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Grow your dental practice by being different: Think like a patient

June 19, 2020
Dr. Robert McGuire says he found success in practice when he began to think like his patients. He advises his peers to examine things in your offices from a patient's perspective. You'll be surprised by the results.

As a dentist, what steps have you taken to grow your practice? Some common ones include social media, adding new services, advertising, signing on with PPOs, or building a bigger office. All of these actions can be helpful, but a more impactful step is to evaluate the things that make your practice special. As you examine these things, do so from a patient perspective. Start thinking like a patient!

In today’s society, not only are prospective patients looking for excellence, they’re looking for something different. Take a look at some of the most successful companies—Amazon, Apple, Google, and Starbucks. What makes them different and attractive to their customers? Make a list of their unique qualities. Look at that list and ask, “How is our practice different and attractive to our patients?” and “What areas in our practice need improvement?”

Here are a few questions to ask yourself and your team:

  • What makes our dental practice unique?
  • What makes our dental practice attractive to new patients?
  • Why should a patient choose us instead of the office down the street?

In addition to those, here are questions prospective patients may be asking themselves.

  • Who is the best dentist in my area?
  • Which dentist can best meet the needs of my family and me?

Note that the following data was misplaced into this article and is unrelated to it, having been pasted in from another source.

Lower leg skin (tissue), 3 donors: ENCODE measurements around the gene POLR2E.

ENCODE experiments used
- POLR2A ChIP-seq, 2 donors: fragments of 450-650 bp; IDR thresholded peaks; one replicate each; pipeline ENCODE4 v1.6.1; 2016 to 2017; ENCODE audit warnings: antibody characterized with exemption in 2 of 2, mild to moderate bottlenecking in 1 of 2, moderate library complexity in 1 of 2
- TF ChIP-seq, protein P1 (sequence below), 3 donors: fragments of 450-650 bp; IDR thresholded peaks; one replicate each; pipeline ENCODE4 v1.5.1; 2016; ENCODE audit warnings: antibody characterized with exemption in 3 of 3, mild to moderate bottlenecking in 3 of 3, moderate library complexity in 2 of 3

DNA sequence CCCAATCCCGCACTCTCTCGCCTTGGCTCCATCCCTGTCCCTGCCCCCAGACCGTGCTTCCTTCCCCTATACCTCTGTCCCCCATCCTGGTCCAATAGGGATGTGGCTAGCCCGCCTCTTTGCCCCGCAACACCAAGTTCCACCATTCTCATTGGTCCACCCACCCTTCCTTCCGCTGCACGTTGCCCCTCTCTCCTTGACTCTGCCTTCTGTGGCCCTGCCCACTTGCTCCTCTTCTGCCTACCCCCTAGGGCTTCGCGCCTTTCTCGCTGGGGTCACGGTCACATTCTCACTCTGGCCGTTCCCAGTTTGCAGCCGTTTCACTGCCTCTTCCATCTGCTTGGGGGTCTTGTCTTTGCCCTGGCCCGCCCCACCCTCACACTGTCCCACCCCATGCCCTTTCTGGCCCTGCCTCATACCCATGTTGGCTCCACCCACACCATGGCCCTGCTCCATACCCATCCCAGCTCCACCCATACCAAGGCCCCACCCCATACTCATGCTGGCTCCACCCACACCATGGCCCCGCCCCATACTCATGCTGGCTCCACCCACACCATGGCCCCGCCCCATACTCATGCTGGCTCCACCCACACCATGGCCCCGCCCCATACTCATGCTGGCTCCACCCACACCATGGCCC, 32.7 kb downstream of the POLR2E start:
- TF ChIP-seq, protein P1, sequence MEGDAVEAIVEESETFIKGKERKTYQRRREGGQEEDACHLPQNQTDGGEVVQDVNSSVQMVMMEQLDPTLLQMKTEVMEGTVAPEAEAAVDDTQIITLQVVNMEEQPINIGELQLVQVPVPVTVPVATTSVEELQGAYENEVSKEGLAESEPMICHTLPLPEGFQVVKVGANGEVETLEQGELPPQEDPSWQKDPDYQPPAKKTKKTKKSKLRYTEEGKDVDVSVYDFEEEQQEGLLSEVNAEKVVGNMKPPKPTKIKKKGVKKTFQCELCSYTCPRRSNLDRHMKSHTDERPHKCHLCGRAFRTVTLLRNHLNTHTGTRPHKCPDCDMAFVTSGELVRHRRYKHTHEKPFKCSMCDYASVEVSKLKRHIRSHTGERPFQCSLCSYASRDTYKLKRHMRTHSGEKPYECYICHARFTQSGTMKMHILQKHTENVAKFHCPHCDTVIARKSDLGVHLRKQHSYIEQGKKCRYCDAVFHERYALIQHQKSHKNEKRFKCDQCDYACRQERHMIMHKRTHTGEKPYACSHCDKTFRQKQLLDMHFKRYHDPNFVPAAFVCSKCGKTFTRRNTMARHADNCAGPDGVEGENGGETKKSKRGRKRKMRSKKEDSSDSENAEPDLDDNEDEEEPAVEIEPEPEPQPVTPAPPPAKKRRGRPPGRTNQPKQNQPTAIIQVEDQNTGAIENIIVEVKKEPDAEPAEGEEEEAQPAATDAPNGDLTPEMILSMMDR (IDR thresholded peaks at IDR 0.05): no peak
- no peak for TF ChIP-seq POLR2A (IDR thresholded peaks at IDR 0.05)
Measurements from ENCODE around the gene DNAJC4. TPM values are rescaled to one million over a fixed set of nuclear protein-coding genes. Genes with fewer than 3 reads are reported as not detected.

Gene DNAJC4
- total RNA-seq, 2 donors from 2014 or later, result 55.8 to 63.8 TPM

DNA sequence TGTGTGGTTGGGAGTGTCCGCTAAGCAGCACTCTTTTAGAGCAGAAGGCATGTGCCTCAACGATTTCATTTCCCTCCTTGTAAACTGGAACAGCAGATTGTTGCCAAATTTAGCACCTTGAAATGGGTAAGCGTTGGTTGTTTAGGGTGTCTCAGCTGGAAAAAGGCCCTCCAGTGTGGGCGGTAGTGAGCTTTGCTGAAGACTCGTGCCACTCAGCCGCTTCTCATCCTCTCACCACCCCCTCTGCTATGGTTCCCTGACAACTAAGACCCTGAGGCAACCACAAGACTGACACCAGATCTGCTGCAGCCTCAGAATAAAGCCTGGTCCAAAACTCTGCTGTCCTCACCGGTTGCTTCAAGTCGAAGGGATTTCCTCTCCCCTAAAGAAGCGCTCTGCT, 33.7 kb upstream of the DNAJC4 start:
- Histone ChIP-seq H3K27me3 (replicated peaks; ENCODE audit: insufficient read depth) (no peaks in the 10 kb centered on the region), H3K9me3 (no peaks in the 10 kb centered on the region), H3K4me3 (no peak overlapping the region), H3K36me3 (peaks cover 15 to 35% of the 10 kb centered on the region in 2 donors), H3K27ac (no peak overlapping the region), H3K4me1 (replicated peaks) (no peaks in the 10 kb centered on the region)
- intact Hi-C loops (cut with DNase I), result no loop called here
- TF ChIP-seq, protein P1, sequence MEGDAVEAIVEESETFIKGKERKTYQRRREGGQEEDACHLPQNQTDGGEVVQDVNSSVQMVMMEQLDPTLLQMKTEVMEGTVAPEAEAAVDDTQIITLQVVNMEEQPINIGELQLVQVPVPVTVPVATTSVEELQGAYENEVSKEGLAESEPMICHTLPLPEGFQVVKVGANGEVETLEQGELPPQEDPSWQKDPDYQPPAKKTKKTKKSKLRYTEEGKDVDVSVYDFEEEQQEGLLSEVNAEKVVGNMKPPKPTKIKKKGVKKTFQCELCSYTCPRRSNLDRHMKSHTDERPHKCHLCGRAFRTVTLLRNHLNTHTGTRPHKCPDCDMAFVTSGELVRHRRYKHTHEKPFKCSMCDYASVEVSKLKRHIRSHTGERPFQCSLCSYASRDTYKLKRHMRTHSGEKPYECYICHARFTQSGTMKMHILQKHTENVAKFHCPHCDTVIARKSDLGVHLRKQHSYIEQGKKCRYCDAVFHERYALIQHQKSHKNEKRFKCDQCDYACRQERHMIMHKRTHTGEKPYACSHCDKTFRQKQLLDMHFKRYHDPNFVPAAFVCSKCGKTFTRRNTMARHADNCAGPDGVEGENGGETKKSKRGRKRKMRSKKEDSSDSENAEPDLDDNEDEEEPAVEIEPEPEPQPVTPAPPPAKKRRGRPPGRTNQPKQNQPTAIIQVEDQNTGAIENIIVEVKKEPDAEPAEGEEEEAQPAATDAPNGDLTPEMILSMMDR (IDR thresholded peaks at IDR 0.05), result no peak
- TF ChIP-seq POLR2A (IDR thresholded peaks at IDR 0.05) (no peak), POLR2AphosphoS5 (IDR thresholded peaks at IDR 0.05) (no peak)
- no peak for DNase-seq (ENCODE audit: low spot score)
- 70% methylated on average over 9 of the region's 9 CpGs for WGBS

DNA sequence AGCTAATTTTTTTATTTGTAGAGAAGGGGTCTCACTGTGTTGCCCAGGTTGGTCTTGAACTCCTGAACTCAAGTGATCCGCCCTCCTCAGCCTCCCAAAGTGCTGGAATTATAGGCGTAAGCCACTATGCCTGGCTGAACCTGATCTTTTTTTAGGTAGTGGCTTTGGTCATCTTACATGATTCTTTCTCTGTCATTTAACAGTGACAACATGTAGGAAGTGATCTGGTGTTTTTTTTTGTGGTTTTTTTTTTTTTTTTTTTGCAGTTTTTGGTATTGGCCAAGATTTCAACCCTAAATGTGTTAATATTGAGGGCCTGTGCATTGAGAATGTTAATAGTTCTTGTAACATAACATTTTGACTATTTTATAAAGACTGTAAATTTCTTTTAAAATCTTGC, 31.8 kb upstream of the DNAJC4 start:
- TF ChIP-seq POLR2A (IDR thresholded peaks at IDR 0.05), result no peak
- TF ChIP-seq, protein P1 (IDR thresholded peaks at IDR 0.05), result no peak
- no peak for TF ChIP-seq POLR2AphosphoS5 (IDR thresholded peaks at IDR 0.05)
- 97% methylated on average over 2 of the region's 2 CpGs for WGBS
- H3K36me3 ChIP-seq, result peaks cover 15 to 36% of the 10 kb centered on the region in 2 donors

• Who can help me find a new dentist, and how are the online reviews?

You need to ask, “What are the little extras in our practice?” Areas to examine might include the quality of your dental services, your timeliness, your cleanliness, your physical environment, and your communication with patients and team.

Some examples of being unique could include the doctor seeing all new patients first, giving out coffee gift cards when the staff keeps a patient waiting more than five minutes past their appointment time, or having an exceptionally clean office and bathroom. The list is endless and remember that it’s the little things that can mean a lot.

If you want to grow your practice, start thinking like your patients. Put them front and center in your mind. Being patient-centric is more than just offering the services your patients need or want. It means being able to recognize how patients think and feel. Most importantly, know that it’s their thoughts and feelings that drive their behaviors.

At your next staff meeting, use the questions above to start developing your niche and your uniqueness. Formulate your list and develop a plan to deliver high-quality dentistry and the best possible patient experience. Remember to think like a patient. When you do, you’ll be amazed at the results.

Robert M. Maguire, DDS, MASCL, retired recently at age 60 after practicing for 28 years as a solo practitioner in Wolfeboro, New Hampshire, and he now owns Dynamic Dental Communications. His practice thrived without the influence of PPOs or premiere programs with set fees. He attributes his success to being patient-focused and developing deep relationships with his patients and team. For more information, visit dynamicdentalcomm.com or contact Dr. McGuire at [email protected] or (603) 759-2931.